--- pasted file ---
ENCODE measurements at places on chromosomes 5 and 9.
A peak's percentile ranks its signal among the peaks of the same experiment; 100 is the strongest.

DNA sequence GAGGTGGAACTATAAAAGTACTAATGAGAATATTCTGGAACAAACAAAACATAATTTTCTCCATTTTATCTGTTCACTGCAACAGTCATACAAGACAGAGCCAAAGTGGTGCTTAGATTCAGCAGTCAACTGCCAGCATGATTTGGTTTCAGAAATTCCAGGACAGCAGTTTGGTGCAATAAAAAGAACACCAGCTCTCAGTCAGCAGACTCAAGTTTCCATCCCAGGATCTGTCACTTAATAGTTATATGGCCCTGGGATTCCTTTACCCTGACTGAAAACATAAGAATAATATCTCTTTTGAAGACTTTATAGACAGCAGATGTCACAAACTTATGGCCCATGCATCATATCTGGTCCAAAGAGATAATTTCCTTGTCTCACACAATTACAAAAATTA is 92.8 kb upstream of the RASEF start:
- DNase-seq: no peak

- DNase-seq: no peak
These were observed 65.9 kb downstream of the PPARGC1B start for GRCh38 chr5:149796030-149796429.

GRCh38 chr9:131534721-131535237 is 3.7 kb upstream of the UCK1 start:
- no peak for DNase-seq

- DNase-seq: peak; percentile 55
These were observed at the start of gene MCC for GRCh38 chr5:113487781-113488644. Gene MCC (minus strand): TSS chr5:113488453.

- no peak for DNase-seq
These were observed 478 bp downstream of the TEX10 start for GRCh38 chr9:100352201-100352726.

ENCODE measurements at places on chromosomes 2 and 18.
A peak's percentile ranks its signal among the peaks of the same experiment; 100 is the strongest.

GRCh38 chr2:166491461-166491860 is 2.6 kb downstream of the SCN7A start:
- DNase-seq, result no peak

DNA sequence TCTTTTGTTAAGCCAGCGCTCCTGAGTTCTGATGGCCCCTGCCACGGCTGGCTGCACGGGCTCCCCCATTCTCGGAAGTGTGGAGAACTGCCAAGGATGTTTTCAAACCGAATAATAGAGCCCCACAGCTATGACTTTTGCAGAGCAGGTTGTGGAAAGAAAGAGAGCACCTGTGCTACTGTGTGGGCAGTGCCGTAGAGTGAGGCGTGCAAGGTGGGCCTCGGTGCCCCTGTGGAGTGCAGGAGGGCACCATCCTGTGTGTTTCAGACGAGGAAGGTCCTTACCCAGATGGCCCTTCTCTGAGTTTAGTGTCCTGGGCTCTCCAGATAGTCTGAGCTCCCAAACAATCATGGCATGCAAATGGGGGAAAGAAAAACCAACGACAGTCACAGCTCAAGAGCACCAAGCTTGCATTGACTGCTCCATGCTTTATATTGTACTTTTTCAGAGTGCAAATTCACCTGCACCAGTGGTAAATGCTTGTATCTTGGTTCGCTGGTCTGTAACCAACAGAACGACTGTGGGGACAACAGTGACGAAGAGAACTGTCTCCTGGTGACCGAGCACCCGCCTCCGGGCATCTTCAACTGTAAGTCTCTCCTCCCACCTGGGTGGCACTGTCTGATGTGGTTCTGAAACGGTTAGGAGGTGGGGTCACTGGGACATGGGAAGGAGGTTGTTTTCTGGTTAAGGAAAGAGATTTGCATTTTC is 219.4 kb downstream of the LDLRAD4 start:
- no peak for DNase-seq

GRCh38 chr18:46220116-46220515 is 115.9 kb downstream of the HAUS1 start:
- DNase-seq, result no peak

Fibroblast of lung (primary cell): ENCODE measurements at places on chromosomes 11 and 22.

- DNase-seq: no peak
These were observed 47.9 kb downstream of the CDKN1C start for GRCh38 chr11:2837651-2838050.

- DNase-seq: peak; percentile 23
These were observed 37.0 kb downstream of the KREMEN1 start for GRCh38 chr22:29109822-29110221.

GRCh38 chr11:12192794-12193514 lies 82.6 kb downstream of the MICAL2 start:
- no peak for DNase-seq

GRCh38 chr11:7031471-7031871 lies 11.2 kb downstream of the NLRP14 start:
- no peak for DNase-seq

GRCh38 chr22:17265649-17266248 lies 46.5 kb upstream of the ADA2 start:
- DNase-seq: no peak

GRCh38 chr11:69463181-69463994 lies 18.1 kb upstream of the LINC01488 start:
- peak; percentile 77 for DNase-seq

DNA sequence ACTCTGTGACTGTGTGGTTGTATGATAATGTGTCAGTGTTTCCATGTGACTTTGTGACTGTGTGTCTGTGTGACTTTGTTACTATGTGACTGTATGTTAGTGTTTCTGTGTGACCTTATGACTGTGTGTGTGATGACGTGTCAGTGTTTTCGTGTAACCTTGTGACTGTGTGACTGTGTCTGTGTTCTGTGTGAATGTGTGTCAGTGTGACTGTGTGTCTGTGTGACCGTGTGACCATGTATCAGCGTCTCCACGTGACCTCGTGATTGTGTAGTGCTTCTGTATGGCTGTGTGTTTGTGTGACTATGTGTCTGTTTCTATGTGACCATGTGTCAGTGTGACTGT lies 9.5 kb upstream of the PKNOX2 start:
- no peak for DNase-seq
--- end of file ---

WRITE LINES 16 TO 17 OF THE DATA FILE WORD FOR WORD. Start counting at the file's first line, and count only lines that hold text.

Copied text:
- DNase-seq, result no peak

DNA sequence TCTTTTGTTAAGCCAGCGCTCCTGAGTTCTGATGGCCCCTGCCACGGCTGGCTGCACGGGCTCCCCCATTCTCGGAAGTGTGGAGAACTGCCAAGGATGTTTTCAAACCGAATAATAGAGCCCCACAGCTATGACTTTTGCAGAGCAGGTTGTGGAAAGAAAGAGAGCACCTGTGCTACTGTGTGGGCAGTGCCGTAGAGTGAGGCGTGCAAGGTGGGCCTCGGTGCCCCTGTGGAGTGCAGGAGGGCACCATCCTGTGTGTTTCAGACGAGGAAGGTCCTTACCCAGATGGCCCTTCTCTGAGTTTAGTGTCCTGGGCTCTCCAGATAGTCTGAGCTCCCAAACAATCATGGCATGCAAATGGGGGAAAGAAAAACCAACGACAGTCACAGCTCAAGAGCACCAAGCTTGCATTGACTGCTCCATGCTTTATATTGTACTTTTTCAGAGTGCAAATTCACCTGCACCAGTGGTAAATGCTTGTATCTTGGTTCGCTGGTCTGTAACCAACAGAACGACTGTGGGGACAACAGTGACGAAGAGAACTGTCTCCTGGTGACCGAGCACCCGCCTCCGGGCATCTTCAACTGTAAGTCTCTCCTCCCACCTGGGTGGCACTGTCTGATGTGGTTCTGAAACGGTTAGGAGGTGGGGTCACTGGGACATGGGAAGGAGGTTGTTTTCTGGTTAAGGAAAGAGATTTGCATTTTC is 219.4 kb downstream of the LDLRAD4 start: